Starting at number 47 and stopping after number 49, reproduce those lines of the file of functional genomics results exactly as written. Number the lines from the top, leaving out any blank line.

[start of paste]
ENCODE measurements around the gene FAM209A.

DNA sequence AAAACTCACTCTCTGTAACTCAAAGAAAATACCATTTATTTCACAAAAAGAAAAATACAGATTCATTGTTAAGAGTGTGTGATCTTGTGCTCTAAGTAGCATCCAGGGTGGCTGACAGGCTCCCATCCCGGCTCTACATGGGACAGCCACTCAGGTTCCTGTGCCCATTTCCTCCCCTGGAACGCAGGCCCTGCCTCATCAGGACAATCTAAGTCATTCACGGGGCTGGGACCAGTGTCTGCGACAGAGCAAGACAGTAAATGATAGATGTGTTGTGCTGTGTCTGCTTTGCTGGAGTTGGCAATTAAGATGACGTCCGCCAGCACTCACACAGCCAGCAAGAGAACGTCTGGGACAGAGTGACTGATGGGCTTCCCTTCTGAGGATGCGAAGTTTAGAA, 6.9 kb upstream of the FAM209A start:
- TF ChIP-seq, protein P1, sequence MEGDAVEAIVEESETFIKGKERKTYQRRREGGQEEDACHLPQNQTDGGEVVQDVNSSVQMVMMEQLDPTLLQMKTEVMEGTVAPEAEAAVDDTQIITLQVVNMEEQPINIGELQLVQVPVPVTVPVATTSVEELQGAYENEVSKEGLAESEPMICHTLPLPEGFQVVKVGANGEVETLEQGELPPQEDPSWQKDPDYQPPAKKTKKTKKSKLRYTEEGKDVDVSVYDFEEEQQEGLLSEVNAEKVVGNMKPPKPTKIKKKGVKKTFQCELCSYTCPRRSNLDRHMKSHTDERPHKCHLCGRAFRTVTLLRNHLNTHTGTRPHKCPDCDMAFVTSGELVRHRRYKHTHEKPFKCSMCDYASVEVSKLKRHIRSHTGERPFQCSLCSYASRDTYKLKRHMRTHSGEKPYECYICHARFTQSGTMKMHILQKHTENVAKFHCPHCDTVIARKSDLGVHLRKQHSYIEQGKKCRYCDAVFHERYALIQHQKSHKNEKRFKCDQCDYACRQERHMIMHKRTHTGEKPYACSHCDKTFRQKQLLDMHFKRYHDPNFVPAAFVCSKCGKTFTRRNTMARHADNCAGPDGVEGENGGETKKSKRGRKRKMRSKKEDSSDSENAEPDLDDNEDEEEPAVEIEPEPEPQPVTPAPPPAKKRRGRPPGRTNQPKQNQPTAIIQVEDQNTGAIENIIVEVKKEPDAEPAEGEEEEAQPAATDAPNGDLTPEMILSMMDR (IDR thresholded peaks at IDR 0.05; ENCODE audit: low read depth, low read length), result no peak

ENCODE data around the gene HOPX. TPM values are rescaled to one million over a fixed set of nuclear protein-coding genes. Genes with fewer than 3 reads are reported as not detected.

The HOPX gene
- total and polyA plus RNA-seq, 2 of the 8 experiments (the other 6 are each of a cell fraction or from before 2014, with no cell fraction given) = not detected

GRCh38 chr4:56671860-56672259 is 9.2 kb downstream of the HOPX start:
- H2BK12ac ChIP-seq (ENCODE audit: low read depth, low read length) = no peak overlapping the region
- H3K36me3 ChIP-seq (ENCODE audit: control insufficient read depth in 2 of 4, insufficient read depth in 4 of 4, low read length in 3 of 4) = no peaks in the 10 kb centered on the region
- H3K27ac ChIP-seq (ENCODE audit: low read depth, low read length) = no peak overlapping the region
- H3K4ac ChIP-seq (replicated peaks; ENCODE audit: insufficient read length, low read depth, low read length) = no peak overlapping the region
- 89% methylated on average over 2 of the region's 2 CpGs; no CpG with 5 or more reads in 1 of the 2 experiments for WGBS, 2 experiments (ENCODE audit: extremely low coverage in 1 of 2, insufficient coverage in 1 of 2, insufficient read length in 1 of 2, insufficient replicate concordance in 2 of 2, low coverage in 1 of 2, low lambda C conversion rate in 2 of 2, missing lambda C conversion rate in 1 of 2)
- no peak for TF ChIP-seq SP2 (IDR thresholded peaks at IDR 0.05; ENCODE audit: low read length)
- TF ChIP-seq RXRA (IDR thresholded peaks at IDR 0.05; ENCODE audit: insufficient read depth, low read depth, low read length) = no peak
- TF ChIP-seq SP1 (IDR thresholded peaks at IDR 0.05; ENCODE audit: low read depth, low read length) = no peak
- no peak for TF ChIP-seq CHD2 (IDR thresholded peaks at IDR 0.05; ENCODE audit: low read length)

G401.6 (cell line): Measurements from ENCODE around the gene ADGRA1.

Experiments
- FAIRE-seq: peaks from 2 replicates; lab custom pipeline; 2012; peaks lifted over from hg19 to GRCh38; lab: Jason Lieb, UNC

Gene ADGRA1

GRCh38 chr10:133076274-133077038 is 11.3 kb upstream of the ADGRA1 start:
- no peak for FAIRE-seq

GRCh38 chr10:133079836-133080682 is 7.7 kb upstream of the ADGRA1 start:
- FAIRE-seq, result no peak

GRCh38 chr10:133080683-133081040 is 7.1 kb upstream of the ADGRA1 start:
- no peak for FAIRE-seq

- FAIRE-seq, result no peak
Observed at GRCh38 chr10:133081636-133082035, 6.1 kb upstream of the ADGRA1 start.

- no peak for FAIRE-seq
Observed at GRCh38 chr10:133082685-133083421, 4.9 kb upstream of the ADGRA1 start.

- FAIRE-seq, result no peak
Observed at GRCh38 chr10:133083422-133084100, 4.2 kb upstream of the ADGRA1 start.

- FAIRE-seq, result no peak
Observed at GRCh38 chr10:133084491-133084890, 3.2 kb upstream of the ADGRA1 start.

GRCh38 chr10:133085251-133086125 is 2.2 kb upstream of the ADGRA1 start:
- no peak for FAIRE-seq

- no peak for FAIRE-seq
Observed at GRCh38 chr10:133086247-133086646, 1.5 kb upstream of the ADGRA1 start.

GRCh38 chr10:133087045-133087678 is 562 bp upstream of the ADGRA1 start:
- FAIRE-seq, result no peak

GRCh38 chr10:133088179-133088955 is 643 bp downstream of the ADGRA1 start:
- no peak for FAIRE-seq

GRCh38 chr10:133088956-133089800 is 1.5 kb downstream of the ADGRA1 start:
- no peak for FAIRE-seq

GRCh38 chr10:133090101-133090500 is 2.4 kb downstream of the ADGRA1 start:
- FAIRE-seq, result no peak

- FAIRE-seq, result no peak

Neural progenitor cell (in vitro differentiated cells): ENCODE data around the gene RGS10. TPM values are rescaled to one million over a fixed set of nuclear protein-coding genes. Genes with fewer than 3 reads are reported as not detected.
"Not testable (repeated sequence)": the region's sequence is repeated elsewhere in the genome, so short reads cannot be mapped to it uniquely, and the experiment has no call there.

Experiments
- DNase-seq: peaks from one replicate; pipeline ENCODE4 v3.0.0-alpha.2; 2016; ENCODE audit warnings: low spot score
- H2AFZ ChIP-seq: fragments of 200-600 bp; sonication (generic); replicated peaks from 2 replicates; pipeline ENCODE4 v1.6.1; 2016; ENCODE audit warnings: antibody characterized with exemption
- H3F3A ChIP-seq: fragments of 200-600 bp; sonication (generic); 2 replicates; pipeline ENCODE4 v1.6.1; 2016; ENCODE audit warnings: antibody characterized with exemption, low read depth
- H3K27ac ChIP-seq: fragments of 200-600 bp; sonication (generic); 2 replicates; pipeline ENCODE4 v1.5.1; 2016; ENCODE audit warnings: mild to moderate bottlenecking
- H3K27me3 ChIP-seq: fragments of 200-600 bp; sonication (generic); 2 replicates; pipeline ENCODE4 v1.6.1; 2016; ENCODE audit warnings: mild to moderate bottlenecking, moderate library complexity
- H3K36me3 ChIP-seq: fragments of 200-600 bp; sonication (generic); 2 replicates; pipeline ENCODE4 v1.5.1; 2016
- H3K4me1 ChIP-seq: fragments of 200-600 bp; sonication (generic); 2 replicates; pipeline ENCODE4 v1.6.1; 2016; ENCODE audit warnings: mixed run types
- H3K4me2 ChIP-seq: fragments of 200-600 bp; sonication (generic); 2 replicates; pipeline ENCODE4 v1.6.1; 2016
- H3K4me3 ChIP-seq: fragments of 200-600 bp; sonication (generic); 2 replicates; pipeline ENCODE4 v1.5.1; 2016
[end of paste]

- FAIRE-seq, result no peak

Neural progenitor cell (in vitro differentiated cells): ENCODE data around the gene RGS10. TPM values are rescaled to one million over a fixed set of nuclear protein-coding genes. Genes with fewer than 3 reads are reported as not detected.
"Not testable (repeated sequence)": the region's sequence is repeated elsewhere in the genome, so short reads cannot be mapped to it uniquely, and the experiment has no call there.